Marking time at the old watchmaker’s shop downtown
It’s a watchmaker’s shop where time stands still, a throwback to an era when time was kept by ticking mechanisms carried in vest pockets.
There’s a big green vault in the middle of the floor that looks like something an Old West outlaw might try to blow up. And behind the big wooden counter is a young man with an eyeglass carrying on the tradition.
And it’s all — everything about it — just the way that owner/landlord Robin McKee had hoped.
McKee is known for his weekend tours of Hamilton Cemetery. He’s a fan of heritage, a champion of the way things used to be.
And on Friday, he hosted a celebration of preservation — the official unveiling of a heritage designation plaque on the front of his pre-Confederation storefront at 91 John St. S.
Most property owners would welcome heritage designation about as much as a cracked foundation. But for McKee, it’s a badge of honour.
“I’m the other way around,” he said. “People think a designated property is worth less, but I think it is worth more because you are saving heritage and when you restore a building, you make it more valuable.”
McKee has waited 10 years to receive the official plaque, filing out the paperwork in 2007 shortly after buying the property from previous owner Edwin Pass. At the time, Pass wanted to retire as a watchmaker, ending three generations of a family business.
There was a time when all three generations worked in the store.
“At one point, there were five watchmakers. I remember the workbench. My father would be at one end and he could touch feet with my grandfather; they worked that close,” said Edwin J. Pass, 86, who came out to the ceremony.
Documents show the building dates from the 1820s and it was used for various businesses including bars until the 1870s, when the first Edwin K. Pass watchmaker opened the store, first as a tenant and then later buying the building. The next owner was his son, Edwin S. Pass.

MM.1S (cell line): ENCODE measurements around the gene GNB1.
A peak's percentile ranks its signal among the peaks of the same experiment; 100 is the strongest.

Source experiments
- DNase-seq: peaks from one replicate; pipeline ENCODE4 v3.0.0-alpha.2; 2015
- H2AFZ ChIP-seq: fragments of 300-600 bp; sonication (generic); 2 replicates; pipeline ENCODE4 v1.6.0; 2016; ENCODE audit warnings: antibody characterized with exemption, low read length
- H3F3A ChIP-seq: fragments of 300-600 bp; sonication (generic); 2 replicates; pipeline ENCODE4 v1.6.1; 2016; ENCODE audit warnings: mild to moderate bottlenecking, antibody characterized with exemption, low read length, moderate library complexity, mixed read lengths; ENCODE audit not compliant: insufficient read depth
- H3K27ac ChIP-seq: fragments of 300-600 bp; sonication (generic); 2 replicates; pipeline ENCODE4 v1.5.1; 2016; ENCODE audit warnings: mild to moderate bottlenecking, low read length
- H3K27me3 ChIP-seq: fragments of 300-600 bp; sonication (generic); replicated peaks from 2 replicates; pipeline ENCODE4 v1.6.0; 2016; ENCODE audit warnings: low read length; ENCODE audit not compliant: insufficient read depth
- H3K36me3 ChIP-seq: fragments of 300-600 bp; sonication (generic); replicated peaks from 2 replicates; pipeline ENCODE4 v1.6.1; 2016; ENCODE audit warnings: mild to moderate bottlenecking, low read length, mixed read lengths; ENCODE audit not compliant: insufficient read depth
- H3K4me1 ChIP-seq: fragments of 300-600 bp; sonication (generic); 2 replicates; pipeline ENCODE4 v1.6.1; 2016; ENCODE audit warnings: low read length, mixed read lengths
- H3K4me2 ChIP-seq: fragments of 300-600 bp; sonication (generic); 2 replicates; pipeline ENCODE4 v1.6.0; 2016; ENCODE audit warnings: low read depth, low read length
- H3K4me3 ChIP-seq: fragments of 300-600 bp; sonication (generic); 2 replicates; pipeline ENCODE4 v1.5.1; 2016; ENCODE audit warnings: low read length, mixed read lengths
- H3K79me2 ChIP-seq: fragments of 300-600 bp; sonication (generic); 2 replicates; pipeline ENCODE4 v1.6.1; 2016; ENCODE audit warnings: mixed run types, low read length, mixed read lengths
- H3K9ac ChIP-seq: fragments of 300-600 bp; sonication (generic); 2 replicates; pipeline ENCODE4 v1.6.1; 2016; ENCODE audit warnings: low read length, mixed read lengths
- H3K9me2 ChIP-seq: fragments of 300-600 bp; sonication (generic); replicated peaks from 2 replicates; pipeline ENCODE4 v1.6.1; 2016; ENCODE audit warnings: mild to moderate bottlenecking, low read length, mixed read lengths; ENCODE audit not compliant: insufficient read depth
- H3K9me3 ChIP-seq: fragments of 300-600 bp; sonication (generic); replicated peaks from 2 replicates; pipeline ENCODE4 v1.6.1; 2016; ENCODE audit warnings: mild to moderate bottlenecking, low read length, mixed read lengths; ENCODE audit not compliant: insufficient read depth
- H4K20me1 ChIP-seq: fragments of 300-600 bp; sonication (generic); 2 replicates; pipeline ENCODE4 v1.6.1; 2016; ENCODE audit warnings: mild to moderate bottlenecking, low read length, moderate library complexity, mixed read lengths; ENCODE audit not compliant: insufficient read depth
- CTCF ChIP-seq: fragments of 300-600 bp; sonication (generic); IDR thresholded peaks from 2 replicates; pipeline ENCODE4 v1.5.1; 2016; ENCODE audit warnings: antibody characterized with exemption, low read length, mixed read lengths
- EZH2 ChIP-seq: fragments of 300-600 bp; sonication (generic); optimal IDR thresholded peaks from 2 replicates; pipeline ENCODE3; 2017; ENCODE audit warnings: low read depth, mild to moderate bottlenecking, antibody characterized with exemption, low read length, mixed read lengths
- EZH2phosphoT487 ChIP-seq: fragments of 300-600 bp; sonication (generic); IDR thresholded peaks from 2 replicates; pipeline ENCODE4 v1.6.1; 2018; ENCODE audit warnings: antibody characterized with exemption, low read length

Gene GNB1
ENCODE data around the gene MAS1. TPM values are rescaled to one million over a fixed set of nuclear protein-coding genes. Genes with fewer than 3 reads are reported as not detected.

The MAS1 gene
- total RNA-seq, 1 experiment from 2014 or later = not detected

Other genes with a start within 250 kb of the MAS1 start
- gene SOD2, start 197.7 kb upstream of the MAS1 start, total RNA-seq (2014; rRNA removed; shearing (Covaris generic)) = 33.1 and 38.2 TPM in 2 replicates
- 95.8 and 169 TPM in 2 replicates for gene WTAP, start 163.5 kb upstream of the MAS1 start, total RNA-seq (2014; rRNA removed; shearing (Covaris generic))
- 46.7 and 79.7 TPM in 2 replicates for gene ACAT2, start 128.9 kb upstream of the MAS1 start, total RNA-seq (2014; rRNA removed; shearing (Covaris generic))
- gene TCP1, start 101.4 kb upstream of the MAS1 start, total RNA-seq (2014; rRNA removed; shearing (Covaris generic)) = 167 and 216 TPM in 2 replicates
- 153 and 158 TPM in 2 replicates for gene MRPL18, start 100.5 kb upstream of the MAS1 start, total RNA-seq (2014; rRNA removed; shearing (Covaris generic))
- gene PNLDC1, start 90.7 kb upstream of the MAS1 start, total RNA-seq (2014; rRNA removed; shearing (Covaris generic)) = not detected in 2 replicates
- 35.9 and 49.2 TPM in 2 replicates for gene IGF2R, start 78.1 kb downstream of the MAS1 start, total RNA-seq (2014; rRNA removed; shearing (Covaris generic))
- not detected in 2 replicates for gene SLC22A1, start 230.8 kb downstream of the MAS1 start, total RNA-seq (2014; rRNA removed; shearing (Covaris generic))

The heritage plaque finally arrived last month. It says: “Mid-19th century. 91 John Street South, Two storey brick and limestone vernacular commercial. Designated under the Ontario Heritage Act.”
The designation means special approvals are needed from the city for McKee or future owners if they want to do renovations. And it’s an encumbrance for anyone who might want to demolish the building.
McKee paid $145,000 for the property and sunk another $50,000 into renovations, wiring and plumbing being among the improvements. He did most of the work himself — “I call it ‘hands on heritage’” — and can’t begin to imagine how many hours that took up. McKee says he is also pleased that he found someone to run a watchmaker business in the building to continue the tradition. His name is Vincent Cino and he calls his business V. Saint Orologi (V. Saint is a play on “Vincent” and Orologi means clock or timepiece in Italian).
Edwin Pass, left, and Robin McKee unveil the Ontario Heritage Act plaque for 91 John St. S.
Below, the original stairs leading to the second floor likely date from the 1820s.
Above, the rippled view of a wall clock through the original front windows of the business.
A small gargoyle stares out from the front of the building.